Defend Truth


Thabo Bester saga shows gaping holes in accountability systems for government, prisons, ministers


Judith February is executive officer: Freedom Under Law.

There is no need to get into the tawdry details of the Thabo Bester matter. It has captivated the nation’s attention in a textbook case of truth being stranger than fiction.

It’s no “tall tale”, but the reality of South African life, encapsulating all its flaws, weaknesses and dangerous absurdities in a nutshell.

There are many more questions than answers and Parliament’s Portfolio Committee on Justice and Correctional Services did a commendable job when it started to pose those last week. But as Glynnis Breytenbach, a former NPA prosecutor who can only be described as a “battle axe”, rightly said, there is a need to get to the very bottom of what transpired. 

In particular, one hopes that the G4S contract will be scrutinised. Who benefits from this contract, aside from G4S, to the tune of R41-million per month to guard more than 2,000 prisoners? Given the collusion which was laid bare at the Zondo Commission, would we be at all surprised if there was collusion by those in authority (including, possibly, elected representatives?) and the private sector? 

And we should rethink the mantra that private sector involvement is the panacea to the ill of corruption. It is not. 

Astonishingly, in 2018, Patriotic Alliance leader Gayton McKenzie, who served a 15-year sentence for two robberies, said: “I lived like a king in jail, I never did my own laundry, never ate prison food for a decade, my friends like Kenny Kunene drank alcohol freely, I controlled prison. We formed part of the 1% of prisoners who live like lords in jail.”

In South Africa, we don’t learn the lessons.

In a democracy that takes accountability seriously, the ministers of justice, correctional services, police and home affairs would all be without jobs after this fiasco. After all, where does political accountability lie if not with these political appointees? But perhaps, like their boss, the President, the extent of their accountability was that they were “disturbed”. 

Vincent Magwenya, the presidential spokesperson, told us the President was “fully aware” of the Bester saga. That’s a relief. 

Presumably, Ramaphosa is “aware” that the law truly has no teeth, that so many were so malleable that this murderer, rapist and con man has been living large as a prison escapee since May last year.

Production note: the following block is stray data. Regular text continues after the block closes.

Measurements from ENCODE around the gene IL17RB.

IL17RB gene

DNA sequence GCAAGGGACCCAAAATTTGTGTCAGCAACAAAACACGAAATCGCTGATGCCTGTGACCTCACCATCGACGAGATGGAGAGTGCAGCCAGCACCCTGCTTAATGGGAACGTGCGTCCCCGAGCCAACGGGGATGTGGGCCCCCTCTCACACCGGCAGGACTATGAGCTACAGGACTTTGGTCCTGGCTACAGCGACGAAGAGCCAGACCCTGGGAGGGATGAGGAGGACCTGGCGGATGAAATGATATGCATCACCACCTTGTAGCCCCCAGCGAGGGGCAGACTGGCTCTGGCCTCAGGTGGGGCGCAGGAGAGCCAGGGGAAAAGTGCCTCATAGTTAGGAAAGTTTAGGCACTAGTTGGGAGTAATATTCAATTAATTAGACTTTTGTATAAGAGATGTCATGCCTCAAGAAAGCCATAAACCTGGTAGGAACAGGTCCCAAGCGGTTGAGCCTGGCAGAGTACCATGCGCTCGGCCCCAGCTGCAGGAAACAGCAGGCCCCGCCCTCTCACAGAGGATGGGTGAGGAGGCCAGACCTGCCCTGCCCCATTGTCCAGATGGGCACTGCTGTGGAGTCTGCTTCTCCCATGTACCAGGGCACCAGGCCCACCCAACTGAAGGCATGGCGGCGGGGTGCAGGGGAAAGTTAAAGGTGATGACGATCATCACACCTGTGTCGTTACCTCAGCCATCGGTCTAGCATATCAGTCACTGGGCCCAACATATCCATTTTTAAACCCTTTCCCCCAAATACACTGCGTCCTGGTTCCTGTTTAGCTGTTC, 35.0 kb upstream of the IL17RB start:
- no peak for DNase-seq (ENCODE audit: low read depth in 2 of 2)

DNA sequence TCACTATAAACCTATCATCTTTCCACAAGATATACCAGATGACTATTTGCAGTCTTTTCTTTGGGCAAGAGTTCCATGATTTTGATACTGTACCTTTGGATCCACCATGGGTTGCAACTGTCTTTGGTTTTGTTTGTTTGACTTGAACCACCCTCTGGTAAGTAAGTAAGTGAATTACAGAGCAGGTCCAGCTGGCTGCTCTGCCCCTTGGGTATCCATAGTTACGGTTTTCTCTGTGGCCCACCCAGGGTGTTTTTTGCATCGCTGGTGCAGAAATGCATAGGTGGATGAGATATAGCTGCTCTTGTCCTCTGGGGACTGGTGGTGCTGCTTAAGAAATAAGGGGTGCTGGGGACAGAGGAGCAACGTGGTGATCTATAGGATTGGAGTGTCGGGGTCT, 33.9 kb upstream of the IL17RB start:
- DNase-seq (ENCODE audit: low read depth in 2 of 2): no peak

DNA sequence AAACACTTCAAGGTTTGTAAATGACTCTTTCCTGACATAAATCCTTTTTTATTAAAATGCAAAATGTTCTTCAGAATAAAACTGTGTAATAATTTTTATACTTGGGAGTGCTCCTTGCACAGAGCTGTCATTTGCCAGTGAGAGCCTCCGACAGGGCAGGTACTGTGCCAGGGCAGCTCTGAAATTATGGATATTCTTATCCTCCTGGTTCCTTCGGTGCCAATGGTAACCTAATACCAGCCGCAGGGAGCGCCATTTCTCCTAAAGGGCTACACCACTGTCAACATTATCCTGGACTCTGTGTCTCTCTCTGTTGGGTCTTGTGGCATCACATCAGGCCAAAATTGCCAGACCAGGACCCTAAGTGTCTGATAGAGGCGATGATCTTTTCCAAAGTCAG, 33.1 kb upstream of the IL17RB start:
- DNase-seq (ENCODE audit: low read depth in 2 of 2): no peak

Presumably, the President is also aware that it took GroundUp to doggedly follow up on a leak by inspecting judge of prisons, Justice Edwin Cameron.

Did the President watch the abysmal performances of his ministers before Parliament, one wonders? In particular, how on earth does one as incompetent (which seems like too kind a word, really) as Police Minister Bheki Cele retain his position? We know, of course, that the answer lies in ANC politics and not what is good for the country, even as he presides over unacceptably high levels of crime.

Magwenya went on to say that Ramaphosa believes the Bester situation should not have happened or “shouldn’t be allowed to happen”, and that the President was “equally encouraged” by law enforcement agencies’ “rapid” response. 

Ramaphosa was “confident that people will be held accountable” for the situation.

Was the President encouraged by incompetence and ham-handedness?

There was nothing “rapid” about the response of law enforcement agencies, unfortunately, and the people whose heads ought to roll are under the President’s nose. 

Minister of Home Affairs Aaron Motsoaledi, who never exits the same sentence he enters (as Richard Ben Cramer famously said in his book, What It Takes: The Way to the White House), gave long, mangled answers to eNCA’s Anneli Hattingh in the wake of Bester’s rearrest. 

There are many South Africans who exist without an identity document, Motsoaledi seemed to accept, almost without question. Bester is/was one of them. The porous borders added to the woeful tale and made Bester’s escape that much easier.